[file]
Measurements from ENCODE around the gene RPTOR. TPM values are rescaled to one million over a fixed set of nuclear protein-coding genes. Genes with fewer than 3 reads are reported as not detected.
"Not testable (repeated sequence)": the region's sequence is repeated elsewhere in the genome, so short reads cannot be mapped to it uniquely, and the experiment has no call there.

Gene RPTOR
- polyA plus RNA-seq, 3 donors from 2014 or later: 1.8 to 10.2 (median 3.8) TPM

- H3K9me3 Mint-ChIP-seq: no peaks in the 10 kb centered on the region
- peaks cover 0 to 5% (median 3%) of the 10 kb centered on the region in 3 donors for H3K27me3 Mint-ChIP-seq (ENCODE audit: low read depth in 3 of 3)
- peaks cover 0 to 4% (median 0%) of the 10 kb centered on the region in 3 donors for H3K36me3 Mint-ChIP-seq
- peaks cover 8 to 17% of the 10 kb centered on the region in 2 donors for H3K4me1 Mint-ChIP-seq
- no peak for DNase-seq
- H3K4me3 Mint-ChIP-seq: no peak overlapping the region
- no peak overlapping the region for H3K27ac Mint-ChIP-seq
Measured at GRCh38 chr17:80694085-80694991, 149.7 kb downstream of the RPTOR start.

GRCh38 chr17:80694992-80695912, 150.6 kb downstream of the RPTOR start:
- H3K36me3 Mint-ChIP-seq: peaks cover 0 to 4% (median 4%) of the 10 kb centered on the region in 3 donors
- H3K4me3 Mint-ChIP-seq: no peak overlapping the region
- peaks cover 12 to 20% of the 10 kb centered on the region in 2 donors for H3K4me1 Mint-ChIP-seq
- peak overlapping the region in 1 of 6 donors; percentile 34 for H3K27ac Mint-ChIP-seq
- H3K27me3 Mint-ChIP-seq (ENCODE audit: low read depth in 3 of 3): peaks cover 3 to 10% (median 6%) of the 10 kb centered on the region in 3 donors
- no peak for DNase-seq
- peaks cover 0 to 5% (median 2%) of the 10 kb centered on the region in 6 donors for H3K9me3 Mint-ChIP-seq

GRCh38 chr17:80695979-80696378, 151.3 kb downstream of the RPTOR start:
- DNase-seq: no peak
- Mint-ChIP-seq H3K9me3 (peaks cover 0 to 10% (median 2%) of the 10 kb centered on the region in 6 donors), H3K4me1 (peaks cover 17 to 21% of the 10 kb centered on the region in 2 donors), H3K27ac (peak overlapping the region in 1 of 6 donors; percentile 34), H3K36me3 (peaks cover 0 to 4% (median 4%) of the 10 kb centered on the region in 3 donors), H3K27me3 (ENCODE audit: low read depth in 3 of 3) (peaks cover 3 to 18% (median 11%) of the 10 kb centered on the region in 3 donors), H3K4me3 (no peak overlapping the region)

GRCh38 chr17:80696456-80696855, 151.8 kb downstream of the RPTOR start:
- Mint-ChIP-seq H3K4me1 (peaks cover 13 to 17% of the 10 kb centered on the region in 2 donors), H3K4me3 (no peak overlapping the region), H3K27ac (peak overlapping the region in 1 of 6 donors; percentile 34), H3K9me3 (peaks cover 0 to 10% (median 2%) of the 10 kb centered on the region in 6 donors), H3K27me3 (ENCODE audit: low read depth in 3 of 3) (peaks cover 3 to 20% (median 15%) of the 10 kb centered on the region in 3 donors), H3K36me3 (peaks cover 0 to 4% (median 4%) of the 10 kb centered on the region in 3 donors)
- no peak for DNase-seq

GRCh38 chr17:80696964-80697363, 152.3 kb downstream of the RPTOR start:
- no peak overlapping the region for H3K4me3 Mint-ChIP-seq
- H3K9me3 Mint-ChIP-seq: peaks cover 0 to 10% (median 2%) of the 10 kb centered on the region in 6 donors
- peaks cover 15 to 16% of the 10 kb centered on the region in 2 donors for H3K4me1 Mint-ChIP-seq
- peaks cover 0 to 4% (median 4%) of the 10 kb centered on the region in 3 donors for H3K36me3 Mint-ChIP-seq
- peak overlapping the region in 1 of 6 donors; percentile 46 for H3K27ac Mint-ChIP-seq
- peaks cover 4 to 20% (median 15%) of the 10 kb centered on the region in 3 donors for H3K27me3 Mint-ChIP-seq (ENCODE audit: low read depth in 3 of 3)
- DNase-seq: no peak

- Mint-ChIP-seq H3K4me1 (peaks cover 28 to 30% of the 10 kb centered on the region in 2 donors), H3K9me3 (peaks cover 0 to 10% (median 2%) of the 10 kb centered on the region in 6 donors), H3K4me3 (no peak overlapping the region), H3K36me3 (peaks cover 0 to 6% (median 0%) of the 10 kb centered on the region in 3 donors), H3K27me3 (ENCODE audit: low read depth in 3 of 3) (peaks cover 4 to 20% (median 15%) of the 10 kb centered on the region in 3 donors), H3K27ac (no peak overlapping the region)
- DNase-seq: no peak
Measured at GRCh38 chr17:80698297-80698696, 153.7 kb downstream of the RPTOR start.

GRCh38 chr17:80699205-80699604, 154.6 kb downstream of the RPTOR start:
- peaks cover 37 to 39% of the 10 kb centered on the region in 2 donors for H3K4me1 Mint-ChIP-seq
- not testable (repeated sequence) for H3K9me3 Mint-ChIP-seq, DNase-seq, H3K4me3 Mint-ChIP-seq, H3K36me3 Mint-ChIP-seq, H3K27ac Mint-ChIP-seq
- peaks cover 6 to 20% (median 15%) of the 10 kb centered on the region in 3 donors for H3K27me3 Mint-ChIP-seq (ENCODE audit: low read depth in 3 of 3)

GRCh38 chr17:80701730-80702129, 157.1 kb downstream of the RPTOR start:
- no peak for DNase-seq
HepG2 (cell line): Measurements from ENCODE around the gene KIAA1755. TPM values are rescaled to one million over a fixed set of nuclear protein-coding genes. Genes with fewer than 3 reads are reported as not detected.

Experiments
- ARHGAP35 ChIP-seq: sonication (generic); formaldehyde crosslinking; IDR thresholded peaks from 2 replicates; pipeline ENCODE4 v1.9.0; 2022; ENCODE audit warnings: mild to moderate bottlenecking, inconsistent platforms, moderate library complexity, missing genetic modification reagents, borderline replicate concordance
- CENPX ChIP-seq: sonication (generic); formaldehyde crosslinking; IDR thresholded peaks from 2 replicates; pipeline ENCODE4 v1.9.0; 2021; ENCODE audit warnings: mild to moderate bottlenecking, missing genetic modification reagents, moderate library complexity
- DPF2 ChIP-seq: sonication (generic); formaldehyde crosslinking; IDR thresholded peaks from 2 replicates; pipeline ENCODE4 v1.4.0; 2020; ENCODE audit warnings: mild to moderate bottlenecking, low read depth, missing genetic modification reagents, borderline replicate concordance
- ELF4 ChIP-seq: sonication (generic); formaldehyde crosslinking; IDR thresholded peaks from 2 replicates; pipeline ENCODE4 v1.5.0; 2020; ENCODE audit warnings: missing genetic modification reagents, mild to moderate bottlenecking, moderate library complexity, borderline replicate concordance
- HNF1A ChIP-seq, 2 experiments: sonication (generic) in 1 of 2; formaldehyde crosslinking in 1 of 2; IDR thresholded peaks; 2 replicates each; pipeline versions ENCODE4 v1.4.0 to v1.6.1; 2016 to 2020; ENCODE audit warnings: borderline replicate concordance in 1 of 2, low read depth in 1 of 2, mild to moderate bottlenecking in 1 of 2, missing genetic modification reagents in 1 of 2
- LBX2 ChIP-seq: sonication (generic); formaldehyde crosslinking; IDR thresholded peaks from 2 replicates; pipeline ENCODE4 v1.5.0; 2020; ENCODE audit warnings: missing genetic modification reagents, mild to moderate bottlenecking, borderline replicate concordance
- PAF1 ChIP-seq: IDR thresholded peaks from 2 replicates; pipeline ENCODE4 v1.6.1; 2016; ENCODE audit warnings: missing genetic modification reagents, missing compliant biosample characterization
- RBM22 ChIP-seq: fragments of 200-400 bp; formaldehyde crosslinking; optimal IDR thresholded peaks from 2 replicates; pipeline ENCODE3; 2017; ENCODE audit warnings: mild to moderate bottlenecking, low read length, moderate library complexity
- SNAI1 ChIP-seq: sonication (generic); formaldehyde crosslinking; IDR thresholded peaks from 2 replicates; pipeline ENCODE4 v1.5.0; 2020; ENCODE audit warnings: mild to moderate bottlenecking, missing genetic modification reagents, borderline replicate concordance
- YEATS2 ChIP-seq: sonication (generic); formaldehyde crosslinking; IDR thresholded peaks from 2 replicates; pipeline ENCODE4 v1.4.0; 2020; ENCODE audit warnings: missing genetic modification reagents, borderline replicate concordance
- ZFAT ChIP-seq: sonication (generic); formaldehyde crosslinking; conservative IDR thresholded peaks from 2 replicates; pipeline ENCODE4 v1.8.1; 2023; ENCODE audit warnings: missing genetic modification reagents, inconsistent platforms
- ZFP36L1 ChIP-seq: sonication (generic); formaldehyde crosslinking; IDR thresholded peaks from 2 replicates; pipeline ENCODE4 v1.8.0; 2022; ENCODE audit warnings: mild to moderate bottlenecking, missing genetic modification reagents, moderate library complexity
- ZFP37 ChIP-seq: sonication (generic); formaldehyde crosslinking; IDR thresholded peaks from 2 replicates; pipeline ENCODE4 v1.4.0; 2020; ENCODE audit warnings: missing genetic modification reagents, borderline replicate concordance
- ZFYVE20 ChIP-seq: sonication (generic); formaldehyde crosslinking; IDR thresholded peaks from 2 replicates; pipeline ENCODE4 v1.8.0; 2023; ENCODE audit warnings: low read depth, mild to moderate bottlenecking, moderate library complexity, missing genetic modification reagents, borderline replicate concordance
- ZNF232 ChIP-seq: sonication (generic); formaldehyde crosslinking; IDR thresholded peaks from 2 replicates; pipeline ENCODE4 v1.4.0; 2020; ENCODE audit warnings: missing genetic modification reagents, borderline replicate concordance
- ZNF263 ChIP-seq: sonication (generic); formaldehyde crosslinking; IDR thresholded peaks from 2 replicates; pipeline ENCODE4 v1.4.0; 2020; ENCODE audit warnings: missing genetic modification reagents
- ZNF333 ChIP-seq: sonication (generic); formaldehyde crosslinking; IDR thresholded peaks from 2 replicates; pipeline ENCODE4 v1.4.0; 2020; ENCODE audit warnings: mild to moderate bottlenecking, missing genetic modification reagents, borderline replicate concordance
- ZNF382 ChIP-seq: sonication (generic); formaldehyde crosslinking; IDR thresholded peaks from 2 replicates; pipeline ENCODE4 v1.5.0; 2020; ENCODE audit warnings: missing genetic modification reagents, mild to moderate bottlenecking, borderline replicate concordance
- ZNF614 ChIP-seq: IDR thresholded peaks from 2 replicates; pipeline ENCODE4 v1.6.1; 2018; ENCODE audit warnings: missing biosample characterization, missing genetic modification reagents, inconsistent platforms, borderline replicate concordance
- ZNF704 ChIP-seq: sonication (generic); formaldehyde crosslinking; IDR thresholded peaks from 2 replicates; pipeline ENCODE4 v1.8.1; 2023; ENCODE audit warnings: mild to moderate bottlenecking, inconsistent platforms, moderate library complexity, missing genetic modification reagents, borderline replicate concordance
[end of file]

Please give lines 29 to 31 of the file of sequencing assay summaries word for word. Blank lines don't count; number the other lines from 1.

- H3K9me3 Mint-ChIP-seq: peaks cover 0 to 10% (median 2%) of the 10 kb centered on the region in 6 donors
- peaks cover 15 to 16% of the 10 kb centered on the region in 2 donors for H3K4me1 Mint-ChIP-seq
- peaks cover 0 to 4% (median 4%) of the 10 kb centered on the region in 3 donors for H3K36me3 Mint-ChIP-seq